but overkill for fine work like strip (and definitely S&G!) building. I had one for a little while and sold it. 

I would also second the remarks about Mirka products, especially their sanding discs. Personally I don't

think they last as long as traditional paper backed ones but for me the dust collection is worth it. 

Nick Schade - …

Sun, 09/23/2018 - 12:05

The Rotex sanders are very nice. They have two selectable actions. The more aggressive mode has a fully geared orbital motion which is almost like a right angle grinder but much more controllable and leaves an excellent flat surface on wood and epoxy. The geared orbit means when you place the sander on the surface, the orbit can not be stopped, it continues a "random" orbit regardless of how hard you press on the sander. This aggressive mode will create some large swirls as any particular grain of grit travels completely around the diameter of the sanding disk as it spins

The finer-finish mode has a more traditional orbital motion where the secondary orbital action is free spinning. In this mode the disk will spin up when it is not touching the surface. The random orbit is created when you touch the sander to the surface, stopping the free spinning so the disk creates small orbits. This mode creates small swirls where a particular grain of grit only moves in small orbits.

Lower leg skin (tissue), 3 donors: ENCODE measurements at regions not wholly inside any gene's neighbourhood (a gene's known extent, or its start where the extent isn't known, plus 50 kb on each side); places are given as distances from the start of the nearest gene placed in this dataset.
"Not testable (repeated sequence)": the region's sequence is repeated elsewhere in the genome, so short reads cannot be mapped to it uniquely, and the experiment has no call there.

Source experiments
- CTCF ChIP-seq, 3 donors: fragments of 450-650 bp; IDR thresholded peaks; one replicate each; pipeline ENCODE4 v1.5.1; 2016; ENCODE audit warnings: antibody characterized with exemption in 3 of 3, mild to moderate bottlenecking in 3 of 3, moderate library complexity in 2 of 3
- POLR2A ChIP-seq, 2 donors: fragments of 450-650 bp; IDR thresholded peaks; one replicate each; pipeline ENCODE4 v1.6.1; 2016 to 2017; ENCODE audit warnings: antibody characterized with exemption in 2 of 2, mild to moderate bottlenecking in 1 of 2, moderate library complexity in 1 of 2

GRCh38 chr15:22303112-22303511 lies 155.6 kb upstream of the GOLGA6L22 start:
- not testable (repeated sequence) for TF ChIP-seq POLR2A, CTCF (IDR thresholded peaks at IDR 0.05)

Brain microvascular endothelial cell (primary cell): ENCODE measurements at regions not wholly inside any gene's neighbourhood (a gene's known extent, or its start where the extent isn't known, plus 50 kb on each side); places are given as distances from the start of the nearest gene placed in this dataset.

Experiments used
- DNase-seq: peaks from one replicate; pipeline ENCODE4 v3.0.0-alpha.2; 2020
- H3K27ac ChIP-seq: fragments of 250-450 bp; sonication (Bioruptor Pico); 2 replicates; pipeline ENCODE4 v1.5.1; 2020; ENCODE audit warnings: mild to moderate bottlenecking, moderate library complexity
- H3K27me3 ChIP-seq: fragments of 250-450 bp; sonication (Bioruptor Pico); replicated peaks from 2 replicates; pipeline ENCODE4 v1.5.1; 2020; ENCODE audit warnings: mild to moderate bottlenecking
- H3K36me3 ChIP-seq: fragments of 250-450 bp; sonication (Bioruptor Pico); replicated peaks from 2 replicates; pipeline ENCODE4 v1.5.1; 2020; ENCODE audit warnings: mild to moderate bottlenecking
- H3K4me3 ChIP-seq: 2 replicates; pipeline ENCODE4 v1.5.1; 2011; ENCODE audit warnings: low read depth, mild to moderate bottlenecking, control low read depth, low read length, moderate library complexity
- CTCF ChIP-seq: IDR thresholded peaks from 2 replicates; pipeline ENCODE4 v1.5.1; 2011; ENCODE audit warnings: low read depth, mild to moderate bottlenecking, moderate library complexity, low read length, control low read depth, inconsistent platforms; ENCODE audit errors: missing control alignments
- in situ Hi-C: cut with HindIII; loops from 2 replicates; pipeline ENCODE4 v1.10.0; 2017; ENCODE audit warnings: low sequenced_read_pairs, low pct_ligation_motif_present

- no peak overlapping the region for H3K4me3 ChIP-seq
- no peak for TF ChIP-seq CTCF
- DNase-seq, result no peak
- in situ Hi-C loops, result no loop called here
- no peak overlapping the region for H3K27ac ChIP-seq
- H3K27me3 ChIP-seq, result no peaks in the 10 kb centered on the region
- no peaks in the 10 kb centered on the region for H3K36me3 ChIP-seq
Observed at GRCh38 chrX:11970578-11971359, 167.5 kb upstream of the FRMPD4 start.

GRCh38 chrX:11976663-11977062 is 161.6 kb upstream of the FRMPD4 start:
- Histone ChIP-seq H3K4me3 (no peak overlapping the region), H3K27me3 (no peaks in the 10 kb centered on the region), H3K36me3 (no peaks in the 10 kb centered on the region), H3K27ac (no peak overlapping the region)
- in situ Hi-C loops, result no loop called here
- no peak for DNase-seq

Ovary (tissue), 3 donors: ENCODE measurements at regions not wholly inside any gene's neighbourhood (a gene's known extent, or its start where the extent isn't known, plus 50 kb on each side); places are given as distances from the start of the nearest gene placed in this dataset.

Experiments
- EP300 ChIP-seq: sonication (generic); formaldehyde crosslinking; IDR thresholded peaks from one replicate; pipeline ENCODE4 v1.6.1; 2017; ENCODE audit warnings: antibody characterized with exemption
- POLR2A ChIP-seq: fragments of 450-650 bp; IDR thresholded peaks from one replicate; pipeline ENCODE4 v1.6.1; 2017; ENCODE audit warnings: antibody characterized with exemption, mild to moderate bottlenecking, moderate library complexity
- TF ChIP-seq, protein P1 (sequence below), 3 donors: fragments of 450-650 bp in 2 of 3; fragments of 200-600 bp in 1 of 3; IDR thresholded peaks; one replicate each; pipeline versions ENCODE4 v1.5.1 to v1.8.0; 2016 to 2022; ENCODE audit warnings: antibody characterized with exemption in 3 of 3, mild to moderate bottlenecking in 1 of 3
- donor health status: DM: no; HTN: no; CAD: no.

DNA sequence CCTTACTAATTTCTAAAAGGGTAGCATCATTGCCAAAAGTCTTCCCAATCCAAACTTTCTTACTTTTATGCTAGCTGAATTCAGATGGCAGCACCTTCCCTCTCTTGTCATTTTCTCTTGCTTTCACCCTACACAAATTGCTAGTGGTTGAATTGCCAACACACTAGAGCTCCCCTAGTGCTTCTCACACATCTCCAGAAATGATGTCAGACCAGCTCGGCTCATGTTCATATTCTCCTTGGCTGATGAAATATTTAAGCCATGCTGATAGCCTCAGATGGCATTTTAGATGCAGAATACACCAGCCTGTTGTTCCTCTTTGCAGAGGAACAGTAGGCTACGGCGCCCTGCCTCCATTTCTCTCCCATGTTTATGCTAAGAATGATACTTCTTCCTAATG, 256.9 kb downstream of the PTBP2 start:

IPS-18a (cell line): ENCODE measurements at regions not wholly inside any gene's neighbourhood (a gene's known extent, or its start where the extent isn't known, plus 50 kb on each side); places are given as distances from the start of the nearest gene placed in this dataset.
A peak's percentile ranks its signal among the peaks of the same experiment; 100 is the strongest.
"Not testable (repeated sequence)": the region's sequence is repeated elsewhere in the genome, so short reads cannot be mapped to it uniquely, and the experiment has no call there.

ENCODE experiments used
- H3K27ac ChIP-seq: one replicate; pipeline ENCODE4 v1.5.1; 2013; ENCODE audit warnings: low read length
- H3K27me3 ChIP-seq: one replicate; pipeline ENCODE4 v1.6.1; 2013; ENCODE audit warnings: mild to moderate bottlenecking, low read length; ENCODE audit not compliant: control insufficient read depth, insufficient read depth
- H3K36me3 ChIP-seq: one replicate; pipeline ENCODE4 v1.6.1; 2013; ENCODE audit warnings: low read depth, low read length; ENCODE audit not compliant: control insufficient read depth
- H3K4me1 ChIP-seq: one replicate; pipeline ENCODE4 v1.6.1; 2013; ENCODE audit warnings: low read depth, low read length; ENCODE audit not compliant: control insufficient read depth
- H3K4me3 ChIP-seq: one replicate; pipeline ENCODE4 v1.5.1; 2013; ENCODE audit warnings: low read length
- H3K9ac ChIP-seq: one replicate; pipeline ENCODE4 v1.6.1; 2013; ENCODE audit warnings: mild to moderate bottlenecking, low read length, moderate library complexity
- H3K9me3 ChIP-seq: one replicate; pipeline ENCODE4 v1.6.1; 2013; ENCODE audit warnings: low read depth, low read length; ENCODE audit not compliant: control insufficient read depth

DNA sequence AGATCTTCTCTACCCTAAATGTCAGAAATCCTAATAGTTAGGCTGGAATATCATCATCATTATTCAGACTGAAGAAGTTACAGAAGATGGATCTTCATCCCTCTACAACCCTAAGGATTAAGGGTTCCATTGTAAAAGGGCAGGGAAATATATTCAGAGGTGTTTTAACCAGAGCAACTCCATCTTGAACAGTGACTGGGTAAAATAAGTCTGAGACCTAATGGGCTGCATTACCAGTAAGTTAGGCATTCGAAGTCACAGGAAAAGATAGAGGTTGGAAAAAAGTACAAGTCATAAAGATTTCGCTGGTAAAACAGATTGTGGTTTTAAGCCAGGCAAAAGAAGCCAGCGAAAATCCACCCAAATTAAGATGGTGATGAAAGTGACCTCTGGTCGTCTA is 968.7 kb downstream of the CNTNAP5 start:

The aggressive mode is very good for initial leveling of strips and early rounds of sanding the epoxy when working towards a leveled surface.

The fine mode is well suited to later rounds of sanding as you get to higher grits after the leveling has been accomplished.

This 2-mode ability of the tool makes it very quick and controllable for heavy sanding while also creating a nice finished surface during final sanding.

When I first tried a Festool Rotex sander in the aggressive mode I hated it. The geared action of pad can make the tool buck and jump around, but with a little practice I quickly learned how to control it and I now do most of my sanding in the aggressive mode which is faster and more efficient, leaving the fine mode for late stage finish sanding where I am trying to eliminate sanding scratches.

I also have a Rotex D90 which is about 3" in diameter. I use this on smaller areas. It also comes with a corner detail sander attachment which I don't use as much, but comes in handing occasionally.